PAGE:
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Where there is no law, but every man does what is right in his own eyes, there is the least of real liberty
Henry M. Robert

An open question on the closed Chornobyl power plant

20 December, 2005 - 00:00
Photo by Oleksandr KOSAREV, The Day

On Dec. 13 the Ukrainian parliament questioned government ministers about problems connected to the Chornobyl Nuclear Power Plant, which was shut down exactly five years ago. Unlike the plant itself, the question of radioactive waste disposal remains open.

Another reason for broaching the Chornobyl topic was a statement that President Yushchenko made during his recent visit to the power plant. The president shared his plans to approve a plan to store other countries’ nuclear waste in the Chornobyl area. Chornobyl is already contaminated and separated from the “mainland” by four zones of alienation, says the president, declaring that there is probably no safer dumping ground in the world than Chornobyl. Beset with the problem of nuclear waste, civilized countries would pay generously to dispose of it, while Ukraine could use the revenue for current repairs to the power plant’s “sarcophagus” and completing the construction of a reactor shelter and a nuclear waste storage facility. President Yushchenko promised, however, that this decision will not be adopted unless the public approves. The latter didn’t waste any time demonstrating its attitude to the project: last Tuesday angry statements started flying from every direction, and the Green Party of Ukraine launched a permanent protest action under the slogan, “Let’s Stop Ukraine from Becoming Europe’s Nuclear Dump.” The first stage of this action was a rally in front of the Presidential Secretariat.

“We have to think very carefully about whether this is a rational decision,” Professor Dmytro Hrodzynsky, secretary of the General Biology Department of the National Academy of Sciences, told The Day. “We still do not know how to dispose of the radioactive wastes that are left from the Chornobyl explosion. Experts say that there are about a thousand ‘makeshift’ radioactive waste storage facilities in Ukraine. Only 468 of them are known. We know nothing about the whereabouts of the rest. It would be wrong to contemplate importing new waste under these chaotic circumstances. The entire world is trying to figure out what to do with nuclear waste. There are designs for global storage facilities in such remote places as the Novaya Zemlya archipelago or northeastern China — but even they have been rejected. But to build such a facility in the heart of Europe, in a densely-populated country without a desert or tundra? This is not rational.”

Experts say that Ukraine should first think about constructing a reliable storage facility for its own wastes and dismantling the fourth damaged reactor — the radioactive materials still have not been removed. This requires the use of robots because this kind of work has a lethal effect on people. We must also locate and rebury the waste from those 1,000 small waste storage facilities. All this will cost money. Where will we get it? It is clear that we won’t earn anything by “importing” European waste because there can be no question of new waste before a reliable storage facility is built. But even after that Ukrainians will hardly approve setting up an international nuclear dump in this country.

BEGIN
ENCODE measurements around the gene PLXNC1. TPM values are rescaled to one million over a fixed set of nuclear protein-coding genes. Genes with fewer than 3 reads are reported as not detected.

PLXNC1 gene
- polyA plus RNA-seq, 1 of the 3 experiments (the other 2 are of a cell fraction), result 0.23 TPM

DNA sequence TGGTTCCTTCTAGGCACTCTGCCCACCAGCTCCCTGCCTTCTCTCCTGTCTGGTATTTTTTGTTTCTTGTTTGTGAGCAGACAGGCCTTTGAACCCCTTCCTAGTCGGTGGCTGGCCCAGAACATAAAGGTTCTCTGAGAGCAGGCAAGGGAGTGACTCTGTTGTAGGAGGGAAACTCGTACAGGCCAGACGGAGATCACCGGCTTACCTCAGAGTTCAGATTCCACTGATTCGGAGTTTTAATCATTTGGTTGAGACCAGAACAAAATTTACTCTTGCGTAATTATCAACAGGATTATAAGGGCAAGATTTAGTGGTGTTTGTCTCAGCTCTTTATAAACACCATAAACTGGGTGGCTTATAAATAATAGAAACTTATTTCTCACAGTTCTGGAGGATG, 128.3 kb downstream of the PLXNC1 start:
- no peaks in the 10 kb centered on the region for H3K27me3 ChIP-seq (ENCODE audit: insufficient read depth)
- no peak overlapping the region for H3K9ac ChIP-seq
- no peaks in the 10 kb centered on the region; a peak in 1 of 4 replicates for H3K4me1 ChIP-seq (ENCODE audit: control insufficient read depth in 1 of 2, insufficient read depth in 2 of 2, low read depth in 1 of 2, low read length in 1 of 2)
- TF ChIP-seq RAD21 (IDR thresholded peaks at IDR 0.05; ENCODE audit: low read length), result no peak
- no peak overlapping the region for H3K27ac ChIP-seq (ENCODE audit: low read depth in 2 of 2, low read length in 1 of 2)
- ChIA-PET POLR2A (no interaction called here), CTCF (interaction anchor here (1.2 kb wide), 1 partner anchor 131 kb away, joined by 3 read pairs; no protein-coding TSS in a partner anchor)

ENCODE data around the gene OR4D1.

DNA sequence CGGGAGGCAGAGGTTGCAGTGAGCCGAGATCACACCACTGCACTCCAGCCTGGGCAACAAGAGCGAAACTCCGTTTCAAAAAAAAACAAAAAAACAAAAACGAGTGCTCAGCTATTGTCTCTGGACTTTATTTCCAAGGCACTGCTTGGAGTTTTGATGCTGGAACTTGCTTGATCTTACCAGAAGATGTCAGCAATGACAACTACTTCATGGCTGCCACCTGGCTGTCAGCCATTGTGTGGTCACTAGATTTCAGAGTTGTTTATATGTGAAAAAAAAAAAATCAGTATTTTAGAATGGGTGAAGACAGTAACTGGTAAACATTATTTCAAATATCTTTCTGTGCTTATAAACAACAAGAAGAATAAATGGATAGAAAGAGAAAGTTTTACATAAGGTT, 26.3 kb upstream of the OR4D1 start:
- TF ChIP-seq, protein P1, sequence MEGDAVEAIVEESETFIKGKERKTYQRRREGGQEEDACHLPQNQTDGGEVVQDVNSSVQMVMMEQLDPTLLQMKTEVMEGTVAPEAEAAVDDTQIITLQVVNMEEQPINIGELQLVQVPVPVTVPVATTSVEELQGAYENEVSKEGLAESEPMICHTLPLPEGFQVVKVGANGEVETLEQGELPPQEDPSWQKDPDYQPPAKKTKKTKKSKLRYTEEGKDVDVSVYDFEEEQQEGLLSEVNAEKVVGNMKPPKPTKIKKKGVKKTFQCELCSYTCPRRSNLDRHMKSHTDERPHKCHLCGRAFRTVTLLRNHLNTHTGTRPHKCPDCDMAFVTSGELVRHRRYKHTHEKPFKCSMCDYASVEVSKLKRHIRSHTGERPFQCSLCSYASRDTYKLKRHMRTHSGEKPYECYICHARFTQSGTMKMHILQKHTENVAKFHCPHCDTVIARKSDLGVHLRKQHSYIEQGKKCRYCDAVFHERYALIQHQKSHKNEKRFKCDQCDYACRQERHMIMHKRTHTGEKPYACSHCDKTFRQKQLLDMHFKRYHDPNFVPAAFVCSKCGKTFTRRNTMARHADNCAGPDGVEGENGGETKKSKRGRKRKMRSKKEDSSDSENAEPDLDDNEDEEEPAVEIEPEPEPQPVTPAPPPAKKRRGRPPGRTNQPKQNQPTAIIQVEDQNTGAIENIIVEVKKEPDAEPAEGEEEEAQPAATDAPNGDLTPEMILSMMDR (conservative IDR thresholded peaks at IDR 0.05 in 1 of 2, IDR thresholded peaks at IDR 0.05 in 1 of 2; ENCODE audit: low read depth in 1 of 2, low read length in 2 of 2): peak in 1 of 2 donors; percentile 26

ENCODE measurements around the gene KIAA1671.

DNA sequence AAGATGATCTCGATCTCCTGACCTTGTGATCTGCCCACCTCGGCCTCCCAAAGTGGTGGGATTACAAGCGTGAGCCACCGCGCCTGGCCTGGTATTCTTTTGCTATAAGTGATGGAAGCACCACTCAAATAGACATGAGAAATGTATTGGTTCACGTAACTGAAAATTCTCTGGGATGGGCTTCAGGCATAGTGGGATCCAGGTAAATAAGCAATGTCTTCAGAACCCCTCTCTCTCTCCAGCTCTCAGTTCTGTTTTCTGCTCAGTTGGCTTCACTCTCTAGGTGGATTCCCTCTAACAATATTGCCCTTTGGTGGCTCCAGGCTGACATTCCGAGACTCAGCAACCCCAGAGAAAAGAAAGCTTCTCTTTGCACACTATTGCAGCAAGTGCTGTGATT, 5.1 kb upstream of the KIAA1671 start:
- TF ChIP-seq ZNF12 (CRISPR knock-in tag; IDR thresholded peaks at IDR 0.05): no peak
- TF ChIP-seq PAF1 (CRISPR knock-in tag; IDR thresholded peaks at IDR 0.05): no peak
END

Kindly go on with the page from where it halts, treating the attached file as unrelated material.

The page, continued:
Another Chornobyl-related public outcry was caused by the cancellation of benefits for Chornobyl cleanup veterans. On Dec. 13 the Chornobyl Union of Ukraine staged a rally in front of the Verkhovna Rada of Ukraine in order to draw the MPs’ attention to the social problems of the Chornobyl liquidators. Approximately 2.9 million people in Ukraine were affected by the Chornobyl disaster. The rally was attended by about a hundred people. Next year’s budget abolishes benefits for the liquidators, individuals who suffered from the explosion, and their relatives. But Vice-Prime Minister for Humanitarian Matters Viacheslav Kyrylenko has promised to increase pensions by three or four times for Chornobyl cleanup veterans (1st and 2nd class), disabled veterans who took part in the cleanup operations in 1986-1990, and some other categories of people.


“One must always see a real person behind financial and technical problems. This will be the principle of work guiding the cabinet, the ministry for emergencies, and other agencies related to the Chornobyl cleanup and shutdown,” said Minister for Emergencies, Viktor Baloha, last Tuesday during the parliamentary question period. He noted that the decisions that were passed by the president, cabinet, and Verkhovna Rada about decommissioning the Chornobyl nuclear power plant are not being fully implemented owing to budgetary under-funding. He said that this year work was completed to stabilize the structure of the Shelter and to design and install a comprehensive system for radiation and seismic monitoring of stable structures.

By Viktoria HERASYMCHUK, The Day